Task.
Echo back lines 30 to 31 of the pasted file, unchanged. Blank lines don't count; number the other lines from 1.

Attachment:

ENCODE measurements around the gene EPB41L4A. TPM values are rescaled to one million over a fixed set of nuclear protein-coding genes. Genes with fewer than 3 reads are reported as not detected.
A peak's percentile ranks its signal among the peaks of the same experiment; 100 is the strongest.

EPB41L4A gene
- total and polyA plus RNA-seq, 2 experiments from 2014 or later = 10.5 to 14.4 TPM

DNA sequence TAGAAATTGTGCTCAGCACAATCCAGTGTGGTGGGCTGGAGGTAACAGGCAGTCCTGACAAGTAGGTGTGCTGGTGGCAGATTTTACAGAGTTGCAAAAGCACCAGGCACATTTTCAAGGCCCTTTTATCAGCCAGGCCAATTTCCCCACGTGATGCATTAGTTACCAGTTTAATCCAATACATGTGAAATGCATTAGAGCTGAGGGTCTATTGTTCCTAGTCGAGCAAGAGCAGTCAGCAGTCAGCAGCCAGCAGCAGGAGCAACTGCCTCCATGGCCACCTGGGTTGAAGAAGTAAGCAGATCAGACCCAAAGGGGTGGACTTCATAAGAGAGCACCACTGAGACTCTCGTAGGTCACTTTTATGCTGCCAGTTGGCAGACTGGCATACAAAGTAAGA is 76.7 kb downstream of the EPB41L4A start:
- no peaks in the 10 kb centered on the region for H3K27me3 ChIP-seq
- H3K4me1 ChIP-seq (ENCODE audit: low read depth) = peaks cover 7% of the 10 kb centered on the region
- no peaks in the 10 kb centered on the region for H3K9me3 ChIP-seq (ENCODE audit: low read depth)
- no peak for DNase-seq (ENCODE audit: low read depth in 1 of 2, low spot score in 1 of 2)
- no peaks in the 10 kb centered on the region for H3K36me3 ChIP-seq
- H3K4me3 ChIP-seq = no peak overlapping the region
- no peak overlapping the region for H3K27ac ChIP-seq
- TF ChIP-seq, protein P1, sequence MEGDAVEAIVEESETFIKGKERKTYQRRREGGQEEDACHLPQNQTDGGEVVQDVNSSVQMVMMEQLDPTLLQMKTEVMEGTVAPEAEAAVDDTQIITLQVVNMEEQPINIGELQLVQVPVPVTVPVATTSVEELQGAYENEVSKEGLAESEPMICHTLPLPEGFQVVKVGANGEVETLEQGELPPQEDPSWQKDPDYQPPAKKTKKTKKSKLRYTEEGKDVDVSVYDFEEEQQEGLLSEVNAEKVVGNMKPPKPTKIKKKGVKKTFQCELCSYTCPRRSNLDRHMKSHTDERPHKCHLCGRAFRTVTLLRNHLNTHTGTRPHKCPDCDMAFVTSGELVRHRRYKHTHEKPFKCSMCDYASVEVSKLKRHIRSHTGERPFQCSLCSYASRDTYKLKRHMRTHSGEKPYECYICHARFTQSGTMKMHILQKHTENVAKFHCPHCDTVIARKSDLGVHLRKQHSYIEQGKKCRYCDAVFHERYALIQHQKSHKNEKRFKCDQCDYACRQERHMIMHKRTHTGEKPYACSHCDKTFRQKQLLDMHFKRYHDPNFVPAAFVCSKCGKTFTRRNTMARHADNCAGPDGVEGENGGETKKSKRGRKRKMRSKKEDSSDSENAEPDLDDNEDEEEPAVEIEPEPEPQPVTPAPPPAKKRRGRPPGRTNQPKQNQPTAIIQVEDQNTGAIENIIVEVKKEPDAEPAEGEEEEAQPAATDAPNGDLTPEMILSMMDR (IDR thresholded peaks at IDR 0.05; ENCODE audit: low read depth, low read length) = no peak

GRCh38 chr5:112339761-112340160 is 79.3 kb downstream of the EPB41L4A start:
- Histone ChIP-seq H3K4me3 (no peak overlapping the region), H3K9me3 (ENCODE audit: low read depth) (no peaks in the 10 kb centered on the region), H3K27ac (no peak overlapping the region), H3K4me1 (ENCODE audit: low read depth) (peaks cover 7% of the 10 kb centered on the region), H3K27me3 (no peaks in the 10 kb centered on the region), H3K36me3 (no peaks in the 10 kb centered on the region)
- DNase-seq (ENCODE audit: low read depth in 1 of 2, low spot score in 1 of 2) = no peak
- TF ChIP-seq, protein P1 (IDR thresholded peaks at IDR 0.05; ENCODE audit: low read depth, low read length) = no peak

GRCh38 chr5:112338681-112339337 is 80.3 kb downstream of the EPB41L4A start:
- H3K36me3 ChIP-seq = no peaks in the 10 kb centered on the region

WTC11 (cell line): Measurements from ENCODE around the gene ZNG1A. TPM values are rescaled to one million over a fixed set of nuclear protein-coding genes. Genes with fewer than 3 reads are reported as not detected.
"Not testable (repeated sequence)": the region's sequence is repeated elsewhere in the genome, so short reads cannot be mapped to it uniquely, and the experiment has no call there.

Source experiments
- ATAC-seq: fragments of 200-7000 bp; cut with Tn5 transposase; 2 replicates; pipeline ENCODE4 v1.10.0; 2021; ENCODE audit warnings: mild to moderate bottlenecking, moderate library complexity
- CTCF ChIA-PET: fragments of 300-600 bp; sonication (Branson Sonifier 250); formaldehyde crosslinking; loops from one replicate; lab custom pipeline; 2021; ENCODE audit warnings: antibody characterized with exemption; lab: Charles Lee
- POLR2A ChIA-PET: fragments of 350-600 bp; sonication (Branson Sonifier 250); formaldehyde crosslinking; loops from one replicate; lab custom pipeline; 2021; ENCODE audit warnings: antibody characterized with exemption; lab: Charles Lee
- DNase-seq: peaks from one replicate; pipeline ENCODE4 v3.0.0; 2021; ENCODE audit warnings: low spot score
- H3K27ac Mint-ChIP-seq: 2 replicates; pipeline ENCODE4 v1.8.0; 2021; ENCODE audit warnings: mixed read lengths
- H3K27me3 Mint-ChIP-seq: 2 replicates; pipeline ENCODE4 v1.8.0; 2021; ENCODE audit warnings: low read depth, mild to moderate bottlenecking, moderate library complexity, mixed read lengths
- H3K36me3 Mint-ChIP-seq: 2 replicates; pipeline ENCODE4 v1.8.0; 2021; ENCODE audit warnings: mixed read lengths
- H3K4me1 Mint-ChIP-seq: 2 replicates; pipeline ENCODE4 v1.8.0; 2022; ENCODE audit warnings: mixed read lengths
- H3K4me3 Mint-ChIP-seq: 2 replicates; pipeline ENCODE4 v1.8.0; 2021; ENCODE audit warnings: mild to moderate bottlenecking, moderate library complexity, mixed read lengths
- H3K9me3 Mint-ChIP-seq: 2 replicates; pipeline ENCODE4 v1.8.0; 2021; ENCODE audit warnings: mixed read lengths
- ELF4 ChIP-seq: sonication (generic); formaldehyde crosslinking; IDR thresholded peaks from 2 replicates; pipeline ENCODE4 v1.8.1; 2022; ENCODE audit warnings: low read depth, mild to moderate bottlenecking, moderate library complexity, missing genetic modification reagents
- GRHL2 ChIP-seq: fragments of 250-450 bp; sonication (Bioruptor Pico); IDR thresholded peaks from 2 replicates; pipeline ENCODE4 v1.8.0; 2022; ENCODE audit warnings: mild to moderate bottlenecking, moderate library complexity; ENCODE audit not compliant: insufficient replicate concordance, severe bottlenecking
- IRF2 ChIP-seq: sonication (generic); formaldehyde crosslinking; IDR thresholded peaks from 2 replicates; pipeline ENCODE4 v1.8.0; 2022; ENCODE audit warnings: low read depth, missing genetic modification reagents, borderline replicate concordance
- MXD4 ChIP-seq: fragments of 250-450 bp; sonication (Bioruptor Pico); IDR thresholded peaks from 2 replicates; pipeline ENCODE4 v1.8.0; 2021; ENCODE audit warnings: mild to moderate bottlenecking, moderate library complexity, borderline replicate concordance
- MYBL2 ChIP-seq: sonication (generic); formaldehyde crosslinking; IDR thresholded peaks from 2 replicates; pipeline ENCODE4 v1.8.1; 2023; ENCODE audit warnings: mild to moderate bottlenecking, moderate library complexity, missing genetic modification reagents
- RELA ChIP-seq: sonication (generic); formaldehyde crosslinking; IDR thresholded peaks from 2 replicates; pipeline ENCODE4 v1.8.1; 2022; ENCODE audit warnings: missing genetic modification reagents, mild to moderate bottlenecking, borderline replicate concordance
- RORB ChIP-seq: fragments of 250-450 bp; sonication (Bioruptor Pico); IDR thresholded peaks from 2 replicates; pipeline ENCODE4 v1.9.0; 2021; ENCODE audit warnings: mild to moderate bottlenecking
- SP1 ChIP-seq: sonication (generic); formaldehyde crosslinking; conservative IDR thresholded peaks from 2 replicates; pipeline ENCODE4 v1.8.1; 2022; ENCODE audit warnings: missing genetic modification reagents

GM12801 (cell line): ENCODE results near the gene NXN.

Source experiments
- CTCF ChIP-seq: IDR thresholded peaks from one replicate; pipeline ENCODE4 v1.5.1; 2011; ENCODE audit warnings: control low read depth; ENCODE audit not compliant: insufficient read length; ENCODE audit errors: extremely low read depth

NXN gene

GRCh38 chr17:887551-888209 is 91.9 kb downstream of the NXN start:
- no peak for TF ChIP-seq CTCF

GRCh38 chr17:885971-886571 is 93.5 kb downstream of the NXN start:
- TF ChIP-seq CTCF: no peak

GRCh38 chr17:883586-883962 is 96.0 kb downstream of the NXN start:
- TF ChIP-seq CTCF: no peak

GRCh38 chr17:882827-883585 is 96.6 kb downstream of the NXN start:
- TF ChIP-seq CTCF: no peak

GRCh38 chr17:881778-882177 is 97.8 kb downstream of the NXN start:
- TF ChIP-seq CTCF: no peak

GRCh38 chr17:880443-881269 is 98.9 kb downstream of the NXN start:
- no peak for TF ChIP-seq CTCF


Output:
- H3K4me1 Mint-ChIP-seq: 2 replicates; pipeline ENCODE4 v1.8.0; 2022; ENCODE audit warnings: mixed read lengths
- H3K4me3 Mint-ChIP-seq: 2 replicates; pipeline ENCODE4 v1.8.0; 2021; ENCODE audit warnings: mild to moderate bottlenecking, moderate library complexity, mixed read lengths